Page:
The complex story of Asian elephants in Thailand

Franziska Seitz

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I could feel my pulse beating fast during the first few minutes of my encounter with Lucky. Although she did not seem as though she wanted to move away from her delicious meal anytime soon, her size and visible strength intimidated me. Any sudden move with her trunk could have caused severe head injuries, possibly even death. Yet the Asian elephant quietly ate her bananas and surprisingly enjoyed being petted by each of the tourists in my group. I spent a lot of time observing Lucky and was impressed by the calmness and beauty of the world’s largest land animal. Sadly, she could not see me.

Lucky is one of 2500 domesticated elephants still living in Thailand, a number that used to lie around 100 000 in the 20th century. The cow elephant resides in the Elephant Nature Park, an elephant sanctuary near Chiang Mai, which is currently the home to 34 rescued, domesticated elephants from all over Thailand. While some of her relatives in the park were saved from harsh treatment in trekking camps, breeding programmes or illegal logging companies, Lucky lost her eyesight during her long-lasting work in the spotlight of a circus, all in the name of entertainment.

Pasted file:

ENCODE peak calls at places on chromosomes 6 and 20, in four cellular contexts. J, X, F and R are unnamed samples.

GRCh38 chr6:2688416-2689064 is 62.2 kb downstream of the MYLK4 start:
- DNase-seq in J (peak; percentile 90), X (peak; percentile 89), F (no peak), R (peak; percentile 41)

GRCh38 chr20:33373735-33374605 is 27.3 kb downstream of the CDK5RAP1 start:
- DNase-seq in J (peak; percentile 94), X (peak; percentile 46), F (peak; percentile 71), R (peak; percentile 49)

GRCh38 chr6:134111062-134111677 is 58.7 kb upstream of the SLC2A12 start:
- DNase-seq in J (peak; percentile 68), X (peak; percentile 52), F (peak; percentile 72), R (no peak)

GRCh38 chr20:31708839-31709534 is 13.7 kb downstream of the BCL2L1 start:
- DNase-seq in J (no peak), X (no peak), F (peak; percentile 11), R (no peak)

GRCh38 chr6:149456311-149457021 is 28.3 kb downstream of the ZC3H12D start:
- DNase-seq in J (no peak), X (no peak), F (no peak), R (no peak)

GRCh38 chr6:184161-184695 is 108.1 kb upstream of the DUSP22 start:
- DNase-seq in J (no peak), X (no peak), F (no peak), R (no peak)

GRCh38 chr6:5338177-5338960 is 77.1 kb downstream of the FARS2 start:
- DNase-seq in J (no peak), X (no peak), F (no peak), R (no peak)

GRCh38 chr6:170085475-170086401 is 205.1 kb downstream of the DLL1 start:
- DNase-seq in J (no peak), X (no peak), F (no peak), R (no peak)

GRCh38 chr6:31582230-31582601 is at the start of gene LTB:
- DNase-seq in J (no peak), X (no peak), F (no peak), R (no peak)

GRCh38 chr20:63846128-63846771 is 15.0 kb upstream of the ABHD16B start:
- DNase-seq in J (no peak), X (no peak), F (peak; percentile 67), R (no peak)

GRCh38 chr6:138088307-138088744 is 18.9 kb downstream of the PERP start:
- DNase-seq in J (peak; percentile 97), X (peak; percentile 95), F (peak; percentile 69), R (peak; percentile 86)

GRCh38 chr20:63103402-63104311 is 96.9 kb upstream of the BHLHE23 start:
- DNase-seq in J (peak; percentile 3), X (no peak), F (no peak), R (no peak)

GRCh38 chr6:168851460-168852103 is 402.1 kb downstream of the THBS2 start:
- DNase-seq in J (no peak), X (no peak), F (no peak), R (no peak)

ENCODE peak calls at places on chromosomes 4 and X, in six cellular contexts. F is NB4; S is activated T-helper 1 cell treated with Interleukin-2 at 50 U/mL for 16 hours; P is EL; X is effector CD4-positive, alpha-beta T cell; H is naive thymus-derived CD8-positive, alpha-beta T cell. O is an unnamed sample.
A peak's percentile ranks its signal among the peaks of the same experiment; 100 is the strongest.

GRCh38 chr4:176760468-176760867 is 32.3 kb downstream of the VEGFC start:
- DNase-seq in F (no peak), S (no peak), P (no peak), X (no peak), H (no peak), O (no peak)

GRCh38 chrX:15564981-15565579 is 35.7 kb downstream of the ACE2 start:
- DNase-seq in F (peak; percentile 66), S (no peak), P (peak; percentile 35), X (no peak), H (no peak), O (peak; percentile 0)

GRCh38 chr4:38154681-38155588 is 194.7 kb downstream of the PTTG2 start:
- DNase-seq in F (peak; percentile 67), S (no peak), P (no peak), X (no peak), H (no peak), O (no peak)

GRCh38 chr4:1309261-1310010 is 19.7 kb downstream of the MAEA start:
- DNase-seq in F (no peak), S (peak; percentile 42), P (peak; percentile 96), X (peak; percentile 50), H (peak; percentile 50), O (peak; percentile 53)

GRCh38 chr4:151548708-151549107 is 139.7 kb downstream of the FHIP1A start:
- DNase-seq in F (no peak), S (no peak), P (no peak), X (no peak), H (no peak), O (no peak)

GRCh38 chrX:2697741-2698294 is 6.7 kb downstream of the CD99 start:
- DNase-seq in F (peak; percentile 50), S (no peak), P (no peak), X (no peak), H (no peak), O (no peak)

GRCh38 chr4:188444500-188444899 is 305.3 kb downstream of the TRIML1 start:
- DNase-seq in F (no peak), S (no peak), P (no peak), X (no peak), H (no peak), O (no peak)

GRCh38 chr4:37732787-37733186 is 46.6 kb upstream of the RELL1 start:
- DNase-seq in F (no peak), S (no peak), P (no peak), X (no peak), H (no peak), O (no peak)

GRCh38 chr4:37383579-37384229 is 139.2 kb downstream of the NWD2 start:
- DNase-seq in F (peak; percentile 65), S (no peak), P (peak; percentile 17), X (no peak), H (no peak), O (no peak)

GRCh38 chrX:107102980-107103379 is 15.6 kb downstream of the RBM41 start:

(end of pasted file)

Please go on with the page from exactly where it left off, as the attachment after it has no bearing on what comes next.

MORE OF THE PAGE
Elephants such as Lucky have always played a big role in Thai history, as well as culture, and represent a mandatory experience during any Thailand holiday for thousands of tourists each year.

Alongside being a religious figure in Buddhism, elephants are Thailand’s national symbol and were used in the logging industry until 1989, when logging was banned by the government. Before the ban, elephants provided a stable income for families in the rural areas of Thailand. However, being animals that consume up to 150 kilograms of food and 300 litres of water a day, they quickly became unaffordable once the logging ban took effect across the country. Many of the elephants, unable to return to an untouched wildlife due to their domestication and a continuing habitat loss within the country, ended up working in Thailand’s booming tourist industry. They now entertain tourists from across the world in trekking camps, circuses or shows. Some animals were even forced to work as begging elephants, sent to the country’s major cities to tug at the heartstrings of tourists, often developing serious health problems including respiratory infections.